What’s Wrong With Ohio Voting Machine Software?
In the state that is likely to decide the leader of the free world today , an 11th hour “experimental software patch” is causing consternation, confusion and a lawsuit.
Ohio, regarded as the “tipping point” swing state in Governor Mitt Romney and U.S. President Barack Obama’s quest for 270 electoral votes Tuesday, uses electronic voting machines. A large portion are provided by ES&S, the nation’s largest e-voting system manufacturer.
Late last week, a leaked work order revealed that John Husted, Ohio’s secretary of state, had installed something called EXP on central tabulation machines in 39 of Ohio’s 88 counties. EXP is either an “experimental software patch”, according to the company’s work request to ES&S, or, as the Secretary of State’s office has called it, a “reporting tool”.
Now Husted finds himself caught in Election Day drama. A rival Ohio politician has filed suit, prompting a judge to rule whether those “patched” machines can legitimately be used in the vote count at 9 a.m. on Election Day.
The EXP update will allow election officials to “output election results on a thumb drive, and upload [them] at once into the Secretary of State’s system,” Matt McClellan, a spokesman for the Secretary of State told a local news site called TheGrio.
The ES&S contract [PDF], however, says nothing about thumb drives.
EXP, XML, CSV?
The only purpose of EXP mentioned in the work order is simply this: to convert XML files into CSV files, so Husted’s computers can read the numbers and upload them to the web immediately.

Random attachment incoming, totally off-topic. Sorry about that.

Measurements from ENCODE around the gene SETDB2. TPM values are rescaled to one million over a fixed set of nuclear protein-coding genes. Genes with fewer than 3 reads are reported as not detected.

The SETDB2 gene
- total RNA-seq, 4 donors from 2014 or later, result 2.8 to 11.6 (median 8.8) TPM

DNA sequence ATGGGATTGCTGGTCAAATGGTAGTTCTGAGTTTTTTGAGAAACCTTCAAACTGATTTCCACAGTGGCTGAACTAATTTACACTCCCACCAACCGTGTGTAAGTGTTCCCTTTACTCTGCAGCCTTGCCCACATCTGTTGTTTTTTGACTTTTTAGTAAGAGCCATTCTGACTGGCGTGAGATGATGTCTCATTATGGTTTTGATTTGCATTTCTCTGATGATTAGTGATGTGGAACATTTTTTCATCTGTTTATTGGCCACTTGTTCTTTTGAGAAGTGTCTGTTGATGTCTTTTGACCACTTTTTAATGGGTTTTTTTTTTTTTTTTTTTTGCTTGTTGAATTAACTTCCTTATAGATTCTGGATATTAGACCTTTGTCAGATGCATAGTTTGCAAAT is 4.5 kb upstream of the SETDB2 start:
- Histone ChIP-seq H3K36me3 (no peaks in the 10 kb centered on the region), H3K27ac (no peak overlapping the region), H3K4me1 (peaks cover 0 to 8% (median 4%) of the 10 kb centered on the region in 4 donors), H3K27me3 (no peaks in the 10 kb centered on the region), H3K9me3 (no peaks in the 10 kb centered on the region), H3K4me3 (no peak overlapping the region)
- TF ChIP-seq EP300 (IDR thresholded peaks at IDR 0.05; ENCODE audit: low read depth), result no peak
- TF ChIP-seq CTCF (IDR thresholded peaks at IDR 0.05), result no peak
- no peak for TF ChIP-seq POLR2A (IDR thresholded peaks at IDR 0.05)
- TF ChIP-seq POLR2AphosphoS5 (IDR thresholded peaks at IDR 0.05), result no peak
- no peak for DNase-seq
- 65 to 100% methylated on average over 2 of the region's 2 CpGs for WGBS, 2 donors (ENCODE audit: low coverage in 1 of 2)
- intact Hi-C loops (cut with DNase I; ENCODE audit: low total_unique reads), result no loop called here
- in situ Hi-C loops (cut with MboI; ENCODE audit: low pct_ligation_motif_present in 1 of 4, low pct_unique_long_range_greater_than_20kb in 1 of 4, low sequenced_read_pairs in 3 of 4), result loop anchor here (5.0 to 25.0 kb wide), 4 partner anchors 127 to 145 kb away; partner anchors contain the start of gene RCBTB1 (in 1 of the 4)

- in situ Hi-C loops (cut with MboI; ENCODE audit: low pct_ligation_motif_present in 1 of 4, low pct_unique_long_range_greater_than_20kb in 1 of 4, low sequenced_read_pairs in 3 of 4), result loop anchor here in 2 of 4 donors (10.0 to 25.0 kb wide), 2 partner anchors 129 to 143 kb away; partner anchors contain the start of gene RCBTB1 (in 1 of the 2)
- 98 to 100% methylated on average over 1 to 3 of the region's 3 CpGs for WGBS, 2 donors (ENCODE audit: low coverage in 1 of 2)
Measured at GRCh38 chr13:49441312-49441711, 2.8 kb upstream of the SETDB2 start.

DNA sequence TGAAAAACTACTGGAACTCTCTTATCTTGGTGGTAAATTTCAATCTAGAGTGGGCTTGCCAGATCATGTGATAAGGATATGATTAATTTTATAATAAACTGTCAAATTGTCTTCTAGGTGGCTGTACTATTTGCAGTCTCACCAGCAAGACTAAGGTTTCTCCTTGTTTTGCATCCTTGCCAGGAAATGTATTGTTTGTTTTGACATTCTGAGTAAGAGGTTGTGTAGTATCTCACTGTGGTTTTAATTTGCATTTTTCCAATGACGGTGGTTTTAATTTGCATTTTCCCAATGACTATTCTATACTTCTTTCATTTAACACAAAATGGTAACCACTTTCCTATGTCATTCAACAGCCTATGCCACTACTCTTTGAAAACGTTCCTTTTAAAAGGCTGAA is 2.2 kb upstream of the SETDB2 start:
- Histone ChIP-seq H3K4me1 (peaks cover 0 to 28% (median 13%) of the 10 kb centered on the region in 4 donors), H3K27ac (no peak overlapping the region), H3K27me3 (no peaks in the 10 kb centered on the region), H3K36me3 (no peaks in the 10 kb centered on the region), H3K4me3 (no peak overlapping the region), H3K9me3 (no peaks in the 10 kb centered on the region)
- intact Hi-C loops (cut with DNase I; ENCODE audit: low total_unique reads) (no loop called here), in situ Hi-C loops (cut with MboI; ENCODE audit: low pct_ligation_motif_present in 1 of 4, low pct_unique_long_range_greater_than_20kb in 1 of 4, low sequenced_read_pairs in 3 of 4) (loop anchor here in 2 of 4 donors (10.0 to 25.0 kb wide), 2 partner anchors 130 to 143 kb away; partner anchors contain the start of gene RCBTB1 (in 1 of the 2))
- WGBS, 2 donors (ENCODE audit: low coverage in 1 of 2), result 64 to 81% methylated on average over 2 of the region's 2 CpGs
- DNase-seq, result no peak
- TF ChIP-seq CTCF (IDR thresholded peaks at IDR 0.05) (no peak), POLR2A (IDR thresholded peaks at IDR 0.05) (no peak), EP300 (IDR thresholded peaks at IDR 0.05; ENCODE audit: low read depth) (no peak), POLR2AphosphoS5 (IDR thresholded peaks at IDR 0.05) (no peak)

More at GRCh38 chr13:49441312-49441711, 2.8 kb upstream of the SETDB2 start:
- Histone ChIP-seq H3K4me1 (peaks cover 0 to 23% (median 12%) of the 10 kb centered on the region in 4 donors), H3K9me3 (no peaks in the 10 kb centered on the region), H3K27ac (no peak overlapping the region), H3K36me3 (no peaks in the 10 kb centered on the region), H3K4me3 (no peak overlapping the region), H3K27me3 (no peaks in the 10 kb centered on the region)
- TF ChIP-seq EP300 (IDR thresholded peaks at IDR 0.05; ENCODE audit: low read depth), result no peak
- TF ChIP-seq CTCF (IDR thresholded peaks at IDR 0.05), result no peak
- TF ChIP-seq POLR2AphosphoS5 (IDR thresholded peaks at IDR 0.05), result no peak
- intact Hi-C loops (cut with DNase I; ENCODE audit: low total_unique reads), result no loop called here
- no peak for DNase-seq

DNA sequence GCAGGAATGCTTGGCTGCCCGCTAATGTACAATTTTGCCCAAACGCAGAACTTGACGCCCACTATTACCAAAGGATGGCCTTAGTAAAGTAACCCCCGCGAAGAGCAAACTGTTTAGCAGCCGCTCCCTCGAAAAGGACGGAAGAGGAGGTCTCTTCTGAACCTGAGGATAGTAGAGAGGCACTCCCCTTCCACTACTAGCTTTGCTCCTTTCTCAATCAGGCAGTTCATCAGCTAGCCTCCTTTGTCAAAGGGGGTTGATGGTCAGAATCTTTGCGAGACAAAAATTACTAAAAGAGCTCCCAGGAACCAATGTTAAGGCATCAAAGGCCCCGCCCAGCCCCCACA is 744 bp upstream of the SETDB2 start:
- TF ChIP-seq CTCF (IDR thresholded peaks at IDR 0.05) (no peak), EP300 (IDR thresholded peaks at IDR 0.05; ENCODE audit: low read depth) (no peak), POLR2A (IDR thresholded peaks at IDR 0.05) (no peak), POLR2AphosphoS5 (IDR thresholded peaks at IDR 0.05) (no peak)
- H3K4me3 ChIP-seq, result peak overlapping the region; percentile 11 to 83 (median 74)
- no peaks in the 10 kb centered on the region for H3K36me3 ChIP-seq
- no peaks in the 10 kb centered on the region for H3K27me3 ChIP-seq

But as voting machine security expert James March testified in an affadavit, that’s a strange thing to install on tabulation machines. You could just convert the files on the secretary’s computer. Why bother installing this patch, or tool, on 39 machines?
“What ES&S has chosen to do here is extremely dangerous and exactly what you’d want to do if you wanted to plant a cheat onto the central tabulator,” March says. “Deliberate tampering of that data using uncertified, untested software would be child’s play.”
After refusing multiple media requests, McClellan spoke to the Christian Science Monitor late Monday evening.
Calling the politician’s case a “ridiculous lawsuit,” he said the Secretary of State’s office had cleared this EXP work order by the appropriate Federal agency. “We’ve not made any software patch, update or change to the tabulation system these counties are using. We haven’t touched them.”
XML, CSV, security experts: what could be going on here, if anything?
November 06, 2012